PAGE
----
At this moment in time, humans run the risk of wiping out the wild rhino population in its entirety. In 2011, the Javan rhino was declared extinct and in 2013, the Northern Black rhino suffered the same fate. Following the death of Nola, a Northern White rhino, who lived at the San Diego Safari Park, only three others remain. Humans are to blame for the sad fate of this fascinating species – which, for the record, has existed for over 50 million years (to give you a little perspective, humans have been around for 200,000 years).

The Black Market demand for their characteristic horns has driven rhinos to the brink of extinction. Rhino horns are highly valued due to the belief that they hold medicinal properties. But the truth is, horns are made from keratin, the same material that our hair and nails are made from — so anybody seeking to treat themselves with rhino horn would be just as well off biting their nails.

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It’s estimated that one rhino is killed every eight hours — time is running out. In order to save this species, we must do all that we can to raise awareness for their plight. Nandi, the baby rhino in the photos below, is one example of the many victims claimed by the poaching industry. Nandi’s mother was killed for her horn. Luckily, she was rescued and brought to The Rhino Orphanage, a sanctuary in Zimbabwe.

Nandi the rhino was orphaned after her mother was killed by poachers. She’s only two-months-old.

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Orphan baby rhinos, especially ones as young as Nandi, still have a lot to learn about the world. It’s typical of orphan rhinos to eat anything and everything, including sand. Luckily, she was saved and brought to The Rhino Orphanage.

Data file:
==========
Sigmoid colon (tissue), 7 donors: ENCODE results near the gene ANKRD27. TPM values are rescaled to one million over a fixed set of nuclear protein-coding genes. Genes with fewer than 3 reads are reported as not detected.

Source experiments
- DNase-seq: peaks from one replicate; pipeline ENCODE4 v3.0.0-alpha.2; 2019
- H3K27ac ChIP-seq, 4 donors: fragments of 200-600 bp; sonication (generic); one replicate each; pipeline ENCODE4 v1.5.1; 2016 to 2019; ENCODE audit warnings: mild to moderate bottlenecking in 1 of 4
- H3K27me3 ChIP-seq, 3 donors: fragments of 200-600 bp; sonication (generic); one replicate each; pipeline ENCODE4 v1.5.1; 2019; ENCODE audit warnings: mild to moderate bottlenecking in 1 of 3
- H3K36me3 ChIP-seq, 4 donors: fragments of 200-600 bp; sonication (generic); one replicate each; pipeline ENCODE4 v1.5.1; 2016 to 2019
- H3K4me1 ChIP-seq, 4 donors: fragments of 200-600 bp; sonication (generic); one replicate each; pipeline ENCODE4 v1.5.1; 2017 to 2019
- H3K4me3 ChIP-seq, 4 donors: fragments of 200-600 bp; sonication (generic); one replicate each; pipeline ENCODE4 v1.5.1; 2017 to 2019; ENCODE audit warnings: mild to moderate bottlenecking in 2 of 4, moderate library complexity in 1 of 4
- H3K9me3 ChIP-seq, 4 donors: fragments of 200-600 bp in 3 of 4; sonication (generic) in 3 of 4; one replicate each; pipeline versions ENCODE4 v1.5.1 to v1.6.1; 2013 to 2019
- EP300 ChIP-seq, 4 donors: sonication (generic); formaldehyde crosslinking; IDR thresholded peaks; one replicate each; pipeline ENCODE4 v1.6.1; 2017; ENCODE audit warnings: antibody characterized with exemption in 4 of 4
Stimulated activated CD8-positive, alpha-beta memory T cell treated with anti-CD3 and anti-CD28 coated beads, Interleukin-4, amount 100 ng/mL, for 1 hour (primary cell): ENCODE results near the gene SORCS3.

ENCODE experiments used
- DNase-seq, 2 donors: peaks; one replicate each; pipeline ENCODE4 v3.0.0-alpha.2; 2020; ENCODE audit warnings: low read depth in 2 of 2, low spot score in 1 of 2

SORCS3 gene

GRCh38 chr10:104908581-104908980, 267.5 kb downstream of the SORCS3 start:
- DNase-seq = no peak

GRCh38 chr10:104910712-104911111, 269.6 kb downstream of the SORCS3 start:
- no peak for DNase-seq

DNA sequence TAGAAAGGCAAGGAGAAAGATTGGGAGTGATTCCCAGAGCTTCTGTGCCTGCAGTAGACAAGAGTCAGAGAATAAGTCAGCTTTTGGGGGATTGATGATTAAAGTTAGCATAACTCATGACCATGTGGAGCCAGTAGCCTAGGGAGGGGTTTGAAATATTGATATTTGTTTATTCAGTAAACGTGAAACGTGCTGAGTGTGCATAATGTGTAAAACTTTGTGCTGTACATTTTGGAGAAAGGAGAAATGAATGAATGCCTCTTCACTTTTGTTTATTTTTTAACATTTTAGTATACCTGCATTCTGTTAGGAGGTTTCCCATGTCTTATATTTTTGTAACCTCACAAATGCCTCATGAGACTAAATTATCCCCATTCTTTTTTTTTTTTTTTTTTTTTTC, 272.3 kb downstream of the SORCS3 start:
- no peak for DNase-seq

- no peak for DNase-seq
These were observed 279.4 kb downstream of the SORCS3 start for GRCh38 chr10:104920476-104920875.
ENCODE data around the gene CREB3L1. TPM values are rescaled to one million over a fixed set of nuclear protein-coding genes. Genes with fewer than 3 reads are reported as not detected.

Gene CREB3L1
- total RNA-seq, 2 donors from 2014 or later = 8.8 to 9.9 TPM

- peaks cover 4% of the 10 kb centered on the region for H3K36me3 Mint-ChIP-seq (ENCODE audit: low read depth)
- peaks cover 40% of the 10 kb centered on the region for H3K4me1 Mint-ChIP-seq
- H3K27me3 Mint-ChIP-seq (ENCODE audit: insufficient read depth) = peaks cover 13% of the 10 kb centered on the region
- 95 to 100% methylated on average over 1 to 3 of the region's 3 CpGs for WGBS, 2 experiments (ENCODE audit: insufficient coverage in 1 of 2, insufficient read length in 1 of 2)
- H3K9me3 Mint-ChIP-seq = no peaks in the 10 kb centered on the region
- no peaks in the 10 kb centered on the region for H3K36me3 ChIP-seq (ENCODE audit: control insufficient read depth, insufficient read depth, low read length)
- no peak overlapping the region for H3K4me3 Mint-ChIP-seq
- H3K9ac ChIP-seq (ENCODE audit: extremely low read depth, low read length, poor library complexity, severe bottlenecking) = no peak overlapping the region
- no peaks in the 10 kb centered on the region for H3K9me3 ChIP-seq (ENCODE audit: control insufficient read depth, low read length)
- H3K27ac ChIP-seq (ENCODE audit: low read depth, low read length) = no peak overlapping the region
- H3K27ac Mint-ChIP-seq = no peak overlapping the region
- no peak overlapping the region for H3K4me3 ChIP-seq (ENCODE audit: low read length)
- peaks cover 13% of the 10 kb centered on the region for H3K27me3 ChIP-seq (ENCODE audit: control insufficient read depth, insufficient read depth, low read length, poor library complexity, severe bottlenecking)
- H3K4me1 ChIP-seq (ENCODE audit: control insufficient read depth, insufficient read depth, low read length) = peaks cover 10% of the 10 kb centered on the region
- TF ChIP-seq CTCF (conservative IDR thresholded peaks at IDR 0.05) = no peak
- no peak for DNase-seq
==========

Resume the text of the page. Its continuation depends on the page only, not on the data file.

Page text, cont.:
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Since arriving at the sanctuary, little Nandi has been eating well and seems to be in good health.

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She’ll also need round-the-clock care and the constant presence of a caretaker. Baby rhinos imprint on their mothers and raising one to be a healthy adult usually calls for several caretakers. 

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Nandi may have had a rough start for such a young one, but we know she’s in good hands. According to The Rhino Orphanage, “she is a sassy little character and has already given the girls a few bruises.”

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Thanks to the staff at The Rhino Orphanage, Nandi is doing well. Without their determination to save the species, many orphans would have never been given the chance to grow up. To learn more about The Rhino Orphanage and their residents, visit their official website.

The slow demise of the rhino is a tough pill to swallow, but as humans, there is a lot that we can learn from it. We are often the key drivers in species extinction, including the sixth extinction. By being more aware of how our consumer choices impact the animals we share this planet with, we can ensure a better future for ourselves and all species. The choice to act is ours and ours alone. To learn more about how we can stand up to species extinction, read the following articles:

All image source: The Rhino Orphanage/Facebook